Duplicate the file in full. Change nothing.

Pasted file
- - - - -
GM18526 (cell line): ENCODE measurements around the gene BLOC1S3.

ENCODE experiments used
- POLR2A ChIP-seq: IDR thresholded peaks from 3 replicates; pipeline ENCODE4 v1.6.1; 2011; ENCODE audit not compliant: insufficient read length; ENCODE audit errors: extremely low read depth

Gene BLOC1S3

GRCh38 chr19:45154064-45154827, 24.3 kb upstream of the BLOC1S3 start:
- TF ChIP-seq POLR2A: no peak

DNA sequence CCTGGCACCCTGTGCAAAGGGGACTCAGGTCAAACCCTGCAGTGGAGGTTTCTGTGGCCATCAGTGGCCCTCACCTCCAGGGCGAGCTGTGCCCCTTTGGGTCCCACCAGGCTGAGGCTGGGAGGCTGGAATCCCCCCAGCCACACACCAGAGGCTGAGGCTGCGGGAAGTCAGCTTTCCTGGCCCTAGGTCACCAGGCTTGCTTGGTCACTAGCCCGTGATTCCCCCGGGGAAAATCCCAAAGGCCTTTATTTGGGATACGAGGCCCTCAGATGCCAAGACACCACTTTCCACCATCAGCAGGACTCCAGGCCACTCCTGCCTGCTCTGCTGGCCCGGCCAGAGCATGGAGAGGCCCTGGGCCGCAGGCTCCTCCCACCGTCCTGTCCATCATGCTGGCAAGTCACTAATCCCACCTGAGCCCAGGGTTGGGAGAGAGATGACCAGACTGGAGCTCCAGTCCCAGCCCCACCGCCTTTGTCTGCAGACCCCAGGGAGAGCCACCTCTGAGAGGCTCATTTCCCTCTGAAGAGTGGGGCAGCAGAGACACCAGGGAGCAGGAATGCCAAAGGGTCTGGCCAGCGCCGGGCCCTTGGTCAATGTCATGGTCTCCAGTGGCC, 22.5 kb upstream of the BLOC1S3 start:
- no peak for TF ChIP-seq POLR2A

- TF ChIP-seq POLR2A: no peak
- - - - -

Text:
GM18526 (cell line): ENCODE measurements around the gene BLOC1S3.

ENCODE experiments used
- POLR2A ChIP-seq: IDR thresholded peaks from 3 replicates; pipeline ENCODE4 v1.6.1; 2011; ENCODE audit not compliant: insufficient read length; ENCODE audit errors: extremely low read depth

Gene BLOC1S3

GRCh38 chr19:45154064-45154827, 24.3 kb upstream of the BLOC1S3 start:
- TF ChIP-seq POLR2A: no peak

DNA sequence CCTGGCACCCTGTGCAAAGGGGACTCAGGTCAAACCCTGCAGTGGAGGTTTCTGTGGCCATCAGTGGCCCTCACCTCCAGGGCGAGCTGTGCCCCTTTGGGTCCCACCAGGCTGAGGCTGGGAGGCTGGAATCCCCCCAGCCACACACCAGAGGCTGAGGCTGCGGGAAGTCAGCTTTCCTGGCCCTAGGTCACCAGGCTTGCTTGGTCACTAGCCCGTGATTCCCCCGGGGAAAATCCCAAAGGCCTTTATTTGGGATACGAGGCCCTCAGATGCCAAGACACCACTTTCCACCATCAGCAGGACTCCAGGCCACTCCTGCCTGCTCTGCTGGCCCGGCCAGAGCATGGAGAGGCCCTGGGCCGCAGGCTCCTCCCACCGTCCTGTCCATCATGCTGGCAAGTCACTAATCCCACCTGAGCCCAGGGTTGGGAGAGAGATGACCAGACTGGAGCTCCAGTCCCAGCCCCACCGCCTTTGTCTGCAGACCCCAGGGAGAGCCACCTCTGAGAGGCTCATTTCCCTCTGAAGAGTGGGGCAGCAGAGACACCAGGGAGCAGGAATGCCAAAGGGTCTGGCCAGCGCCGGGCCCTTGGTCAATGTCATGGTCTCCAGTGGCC, 22.5 kb upstream of the BLOC1S3 start:
- no peak for TF ChIP-seq POLR2A

- TF ChIP-seq POLR2A: no peak